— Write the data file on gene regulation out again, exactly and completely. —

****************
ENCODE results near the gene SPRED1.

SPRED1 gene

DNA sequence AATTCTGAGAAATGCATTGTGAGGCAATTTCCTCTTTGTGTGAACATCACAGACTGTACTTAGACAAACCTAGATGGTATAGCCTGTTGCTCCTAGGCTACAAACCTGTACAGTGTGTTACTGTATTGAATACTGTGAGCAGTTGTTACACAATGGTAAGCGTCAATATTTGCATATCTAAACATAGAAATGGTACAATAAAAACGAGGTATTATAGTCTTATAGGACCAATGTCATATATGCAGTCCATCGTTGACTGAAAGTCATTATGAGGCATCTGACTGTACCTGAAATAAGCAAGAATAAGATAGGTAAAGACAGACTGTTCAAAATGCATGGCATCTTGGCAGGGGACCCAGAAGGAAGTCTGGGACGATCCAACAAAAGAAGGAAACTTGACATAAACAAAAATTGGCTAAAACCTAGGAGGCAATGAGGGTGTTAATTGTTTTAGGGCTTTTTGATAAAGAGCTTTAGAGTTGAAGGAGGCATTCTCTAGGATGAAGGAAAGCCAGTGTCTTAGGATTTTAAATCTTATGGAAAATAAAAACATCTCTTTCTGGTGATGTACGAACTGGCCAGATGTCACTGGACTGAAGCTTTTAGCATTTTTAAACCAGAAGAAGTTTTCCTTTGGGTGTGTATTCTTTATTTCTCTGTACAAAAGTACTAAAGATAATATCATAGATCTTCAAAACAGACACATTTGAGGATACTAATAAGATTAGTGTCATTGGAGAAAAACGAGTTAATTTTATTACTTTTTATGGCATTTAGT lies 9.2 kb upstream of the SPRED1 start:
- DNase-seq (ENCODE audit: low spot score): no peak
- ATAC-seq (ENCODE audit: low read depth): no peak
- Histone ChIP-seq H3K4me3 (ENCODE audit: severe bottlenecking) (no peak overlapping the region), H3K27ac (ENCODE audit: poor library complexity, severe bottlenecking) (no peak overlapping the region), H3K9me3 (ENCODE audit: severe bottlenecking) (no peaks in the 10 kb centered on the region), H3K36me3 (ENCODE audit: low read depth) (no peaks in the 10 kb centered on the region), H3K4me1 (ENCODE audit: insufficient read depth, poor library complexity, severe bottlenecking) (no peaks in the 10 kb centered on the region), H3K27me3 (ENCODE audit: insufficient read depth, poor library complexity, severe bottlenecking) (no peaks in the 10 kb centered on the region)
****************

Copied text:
ENCODE results near the gene SPRED1.

SPRED1 gene

DNA sequence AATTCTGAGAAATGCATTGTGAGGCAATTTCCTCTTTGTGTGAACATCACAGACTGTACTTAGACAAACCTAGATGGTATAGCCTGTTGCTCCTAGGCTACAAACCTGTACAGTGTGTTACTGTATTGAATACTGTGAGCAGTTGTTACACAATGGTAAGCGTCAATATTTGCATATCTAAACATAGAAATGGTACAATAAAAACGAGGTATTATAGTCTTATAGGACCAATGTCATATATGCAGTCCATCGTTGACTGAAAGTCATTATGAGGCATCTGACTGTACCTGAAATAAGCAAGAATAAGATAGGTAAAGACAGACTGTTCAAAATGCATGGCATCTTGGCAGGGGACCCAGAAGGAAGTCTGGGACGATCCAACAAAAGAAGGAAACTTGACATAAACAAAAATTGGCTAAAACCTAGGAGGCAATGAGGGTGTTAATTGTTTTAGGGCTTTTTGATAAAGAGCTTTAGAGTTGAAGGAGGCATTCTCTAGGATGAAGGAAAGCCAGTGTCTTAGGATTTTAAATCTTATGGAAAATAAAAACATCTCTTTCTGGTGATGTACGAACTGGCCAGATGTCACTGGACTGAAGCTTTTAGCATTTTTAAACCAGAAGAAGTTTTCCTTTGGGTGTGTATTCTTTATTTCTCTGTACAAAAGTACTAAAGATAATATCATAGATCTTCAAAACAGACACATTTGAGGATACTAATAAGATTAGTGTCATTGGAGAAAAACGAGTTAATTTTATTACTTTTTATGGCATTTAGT lies 9.2 kb upstream of the SPRED1 start:
- DNase-seq (ENCODE audit: low spot score): no peak
- ATAC-seq (ENCODE audit: low read depth): no peak
- Histone ChIP-seq H3K4me3 (ENCODE audit: severe bottlenecking) (no peak overlapping the region), H3K27ac (ENCODE audit: poor library complexity, severe bottlenecking) (no peak overlapping the region), H3K9me3 (ENCODE audit: severe bottlenecking) (no peaks in the 10 kb centered on the region), H3K36me3 (ENCODE audit: low read depth) (no peaks in the 10 kb centered on the region), H3K4me1 (ENCODE audit: insufficient read depth, poor library complexity, severe bottlenecking) (no peaks in the 10 kb centered on the region), H3K27me3 (ENCODE audit: insufficient read depth, poor library complexity, severe bottlenecking) (no peaks in the 10 kb centered on the region)